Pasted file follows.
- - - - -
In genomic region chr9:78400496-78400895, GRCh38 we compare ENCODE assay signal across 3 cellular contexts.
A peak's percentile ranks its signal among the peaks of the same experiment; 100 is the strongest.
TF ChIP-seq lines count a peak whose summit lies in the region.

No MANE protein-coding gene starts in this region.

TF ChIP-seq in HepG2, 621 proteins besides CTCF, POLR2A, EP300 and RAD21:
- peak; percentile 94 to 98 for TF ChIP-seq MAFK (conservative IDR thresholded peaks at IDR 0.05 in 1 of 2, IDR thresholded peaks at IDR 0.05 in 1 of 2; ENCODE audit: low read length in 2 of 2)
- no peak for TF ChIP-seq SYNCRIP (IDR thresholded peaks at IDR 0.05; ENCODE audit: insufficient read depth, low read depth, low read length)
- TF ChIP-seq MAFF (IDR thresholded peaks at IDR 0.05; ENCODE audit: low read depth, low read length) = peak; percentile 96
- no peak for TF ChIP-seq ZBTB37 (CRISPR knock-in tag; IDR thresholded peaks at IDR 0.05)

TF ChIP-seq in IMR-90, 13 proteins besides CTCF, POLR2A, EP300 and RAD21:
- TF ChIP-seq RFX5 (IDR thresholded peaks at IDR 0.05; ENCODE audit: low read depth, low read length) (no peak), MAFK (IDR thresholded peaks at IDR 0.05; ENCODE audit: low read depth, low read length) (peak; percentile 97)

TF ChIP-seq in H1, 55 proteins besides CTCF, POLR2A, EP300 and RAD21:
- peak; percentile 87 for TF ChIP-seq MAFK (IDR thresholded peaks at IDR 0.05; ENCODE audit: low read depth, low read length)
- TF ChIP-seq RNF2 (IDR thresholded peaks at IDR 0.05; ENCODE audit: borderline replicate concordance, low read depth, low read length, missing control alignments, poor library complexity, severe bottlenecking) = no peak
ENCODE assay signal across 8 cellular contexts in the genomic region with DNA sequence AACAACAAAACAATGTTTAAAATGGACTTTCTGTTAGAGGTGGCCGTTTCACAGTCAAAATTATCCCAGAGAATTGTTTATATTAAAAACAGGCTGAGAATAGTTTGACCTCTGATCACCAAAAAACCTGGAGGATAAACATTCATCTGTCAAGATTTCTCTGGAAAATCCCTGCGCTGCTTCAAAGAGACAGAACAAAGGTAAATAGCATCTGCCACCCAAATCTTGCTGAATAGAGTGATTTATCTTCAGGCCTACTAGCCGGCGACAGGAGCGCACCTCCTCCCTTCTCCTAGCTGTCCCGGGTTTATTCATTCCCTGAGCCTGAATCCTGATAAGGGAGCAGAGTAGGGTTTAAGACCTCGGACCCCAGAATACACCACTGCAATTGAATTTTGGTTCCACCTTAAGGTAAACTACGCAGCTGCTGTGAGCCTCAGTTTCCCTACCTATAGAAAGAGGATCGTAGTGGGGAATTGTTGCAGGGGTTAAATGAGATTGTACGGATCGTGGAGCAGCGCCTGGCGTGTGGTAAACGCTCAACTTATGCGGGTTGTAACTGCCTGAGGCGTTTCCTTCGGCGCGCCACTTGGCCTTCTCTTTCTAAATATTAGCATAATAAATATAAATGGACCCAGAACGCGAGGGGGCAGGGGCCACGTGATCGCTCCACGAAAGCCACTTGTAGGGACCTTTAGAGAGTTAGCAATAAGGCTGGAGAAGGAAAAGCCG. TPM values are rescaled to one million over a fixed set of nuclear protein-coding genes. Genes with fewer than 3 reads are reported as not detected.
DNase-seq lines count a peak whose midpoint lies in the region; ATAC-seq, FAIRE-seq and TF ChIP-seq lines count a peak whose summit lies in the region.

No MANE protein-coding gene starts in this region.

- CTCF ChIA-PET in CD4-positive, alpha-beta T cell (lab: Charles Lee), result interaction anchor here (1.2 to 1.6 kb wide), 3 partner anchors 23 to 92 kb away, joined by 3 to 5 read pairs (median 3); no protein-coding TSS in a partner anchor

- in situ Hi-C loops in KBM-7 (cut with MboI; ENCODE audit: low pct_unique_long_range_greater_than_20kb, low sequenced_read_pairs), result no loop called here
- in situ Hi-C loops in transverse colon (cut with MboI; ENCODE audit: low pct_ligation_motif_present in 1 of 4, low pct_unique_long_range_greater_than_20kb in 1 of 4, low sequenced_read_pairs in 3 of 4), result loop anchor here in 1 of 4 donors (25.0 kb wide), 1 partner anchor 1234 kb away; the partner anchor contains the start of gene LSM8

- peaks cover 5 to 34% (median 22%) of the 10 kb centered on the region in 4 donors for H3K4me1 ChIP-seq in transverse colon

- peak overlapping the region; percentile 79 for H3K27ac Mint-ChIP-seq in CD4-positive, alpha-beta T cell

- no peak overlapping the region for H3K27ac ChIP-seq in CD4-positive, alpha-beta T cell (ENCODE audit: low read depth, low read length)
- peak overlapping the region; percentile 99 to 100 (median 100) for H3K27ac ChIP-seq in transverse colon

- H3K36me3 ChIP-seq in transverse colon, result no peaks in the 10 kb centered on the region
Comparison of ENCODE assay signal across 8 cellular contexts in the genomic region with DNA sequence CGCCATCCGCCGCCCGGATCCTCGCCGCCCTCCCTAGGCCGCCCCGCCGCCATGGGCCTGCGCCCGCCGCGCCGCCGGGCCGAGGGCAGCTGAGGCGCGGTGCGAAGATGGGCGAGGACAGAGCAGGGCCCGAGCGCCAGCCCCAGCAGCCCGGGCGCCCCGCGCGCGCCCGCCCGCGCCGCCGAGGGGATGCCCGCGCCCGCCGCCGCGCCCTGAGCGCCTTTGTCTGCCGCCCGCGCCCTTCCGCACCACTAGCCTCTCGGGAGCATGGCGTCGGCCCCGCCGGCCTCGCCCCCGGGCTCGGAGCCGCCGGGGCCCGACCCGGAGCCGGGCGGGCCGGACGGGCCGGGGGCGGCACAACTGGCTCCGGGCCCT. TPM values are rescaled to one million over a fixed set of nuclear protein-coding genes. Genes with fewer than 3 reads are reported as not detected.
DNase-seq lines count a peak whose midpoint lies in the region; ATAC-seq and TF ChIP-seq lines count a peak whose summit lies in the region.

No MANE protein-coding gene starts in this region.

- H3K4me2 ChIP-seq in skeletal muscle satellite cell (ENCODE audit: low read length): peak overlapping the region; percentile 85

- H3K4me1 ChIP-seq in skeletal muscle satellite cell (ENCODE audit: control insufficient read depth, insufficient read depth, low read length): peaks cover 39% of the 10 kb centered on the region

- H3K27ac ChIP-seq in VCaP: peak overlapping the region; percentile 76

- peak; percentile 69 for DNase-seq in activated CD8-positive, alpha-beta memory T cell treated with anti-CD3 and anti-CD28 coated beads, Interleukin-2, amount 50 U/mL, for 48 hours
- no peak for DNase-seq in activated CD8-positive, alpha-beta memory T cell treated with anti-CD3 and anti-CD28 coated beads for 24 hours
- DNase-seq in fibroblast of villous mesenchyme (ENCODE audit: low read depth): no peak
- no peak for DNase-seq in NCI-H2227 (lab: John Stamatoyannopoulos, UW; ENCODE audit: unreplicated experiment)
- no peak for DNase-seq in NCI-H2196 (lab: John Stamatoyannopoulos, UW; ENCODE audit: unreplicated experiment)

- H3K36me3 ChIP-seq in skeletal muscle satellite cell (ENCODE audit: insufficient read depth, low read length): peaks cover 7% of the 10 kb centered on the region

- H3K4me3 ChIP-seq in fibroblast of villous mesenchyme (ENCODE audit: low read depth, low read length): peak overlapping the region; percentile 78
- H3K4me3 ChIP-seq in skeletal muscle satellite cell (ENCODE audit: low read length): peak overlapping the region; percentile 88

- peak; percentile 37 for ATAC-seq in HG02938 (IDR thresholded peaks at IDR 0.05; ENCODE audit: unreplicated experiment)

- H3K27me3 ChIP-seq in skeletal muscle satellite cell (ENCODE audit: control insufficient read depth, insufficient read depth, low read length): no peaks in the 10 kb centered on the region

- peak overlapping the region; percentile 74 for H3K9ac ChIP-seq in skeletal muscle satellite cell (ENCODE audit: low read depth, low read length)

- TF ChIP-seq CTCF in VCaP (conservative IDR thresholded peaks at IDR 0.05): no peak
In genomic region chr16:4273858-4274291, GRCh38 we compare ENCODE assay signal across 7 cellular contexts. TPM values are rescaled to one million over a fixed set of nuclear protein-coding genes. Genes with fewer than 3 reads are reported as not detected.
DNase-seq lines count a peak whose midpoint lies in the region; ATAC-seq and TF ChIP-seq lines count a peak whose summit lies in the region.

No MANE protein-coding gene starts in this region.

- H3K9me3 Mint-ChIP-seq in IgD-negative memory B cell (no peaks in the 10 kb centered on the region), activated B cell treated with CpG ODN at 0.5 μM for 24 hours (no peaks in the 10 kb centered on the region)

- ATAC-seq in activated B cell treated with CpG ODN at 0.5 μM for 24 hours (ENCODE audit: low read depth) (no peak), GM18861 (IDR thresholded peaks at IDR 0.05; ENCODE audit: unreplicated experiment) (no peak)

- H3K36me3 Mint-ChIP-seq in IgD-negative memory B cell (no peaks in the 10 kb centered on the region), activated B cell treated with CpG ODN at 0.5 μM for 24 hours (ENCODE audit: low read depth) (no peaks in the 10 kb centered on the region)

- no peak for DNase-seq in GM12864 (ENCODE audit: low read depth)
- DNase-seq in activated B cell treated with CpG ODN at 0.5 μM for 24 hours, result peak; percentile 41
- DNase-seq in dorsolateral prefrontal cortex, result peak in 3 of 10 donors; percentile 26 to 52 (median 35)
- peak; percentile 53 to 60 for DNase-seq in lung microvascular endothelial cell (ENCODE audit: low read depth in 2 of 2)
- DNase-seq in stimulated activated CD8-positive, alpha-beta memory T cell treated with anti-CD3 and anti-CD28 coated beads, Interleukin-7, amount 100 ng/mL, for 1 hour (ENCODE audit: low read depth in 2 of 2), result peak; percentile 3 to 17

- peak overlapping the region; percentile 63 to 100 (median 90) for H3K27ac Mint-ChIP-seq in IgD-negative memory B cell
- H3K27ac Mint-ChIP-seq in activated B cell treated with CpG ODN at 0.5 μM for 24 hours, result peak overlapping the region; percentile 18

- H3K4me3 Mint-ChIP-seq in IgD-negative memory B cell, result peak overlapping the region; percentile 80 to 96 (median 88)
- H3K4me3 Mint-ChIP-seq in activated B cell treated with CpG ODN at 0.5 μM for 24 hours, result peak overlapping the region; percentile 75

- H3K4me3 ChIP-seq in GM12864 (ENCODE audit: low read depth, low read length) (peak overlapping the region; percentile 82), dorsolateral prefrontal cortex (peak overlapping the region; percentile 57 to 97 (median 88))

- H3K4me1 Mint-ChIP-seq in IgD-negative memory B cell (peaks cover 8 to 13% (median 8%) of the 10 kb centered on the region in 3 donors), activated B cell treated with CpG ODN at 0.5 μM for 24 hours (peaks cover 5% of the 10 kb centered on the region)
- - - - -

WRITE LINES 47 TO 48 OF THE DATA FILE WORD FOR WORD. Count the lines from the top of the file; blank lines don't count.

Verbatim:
- H3K9me3 Mint-ChIP-seq in IgD-negative memory B cell (no peaks in the 10 kb centered on the region), activated B cell treated with CpG ODN at 0.5 μM for 24 hours (no peaks in the 10 kb centered on the region)

- ATAC-seq in activated B cell treated with CpG ODN at 0.5 μM for 24 hours (ENCODE audit: low read depth) (no peak), GM18861 (IDR thresholded peaks at IDR 0.05; ENCODE audit: unreplicated experiment) (no peak)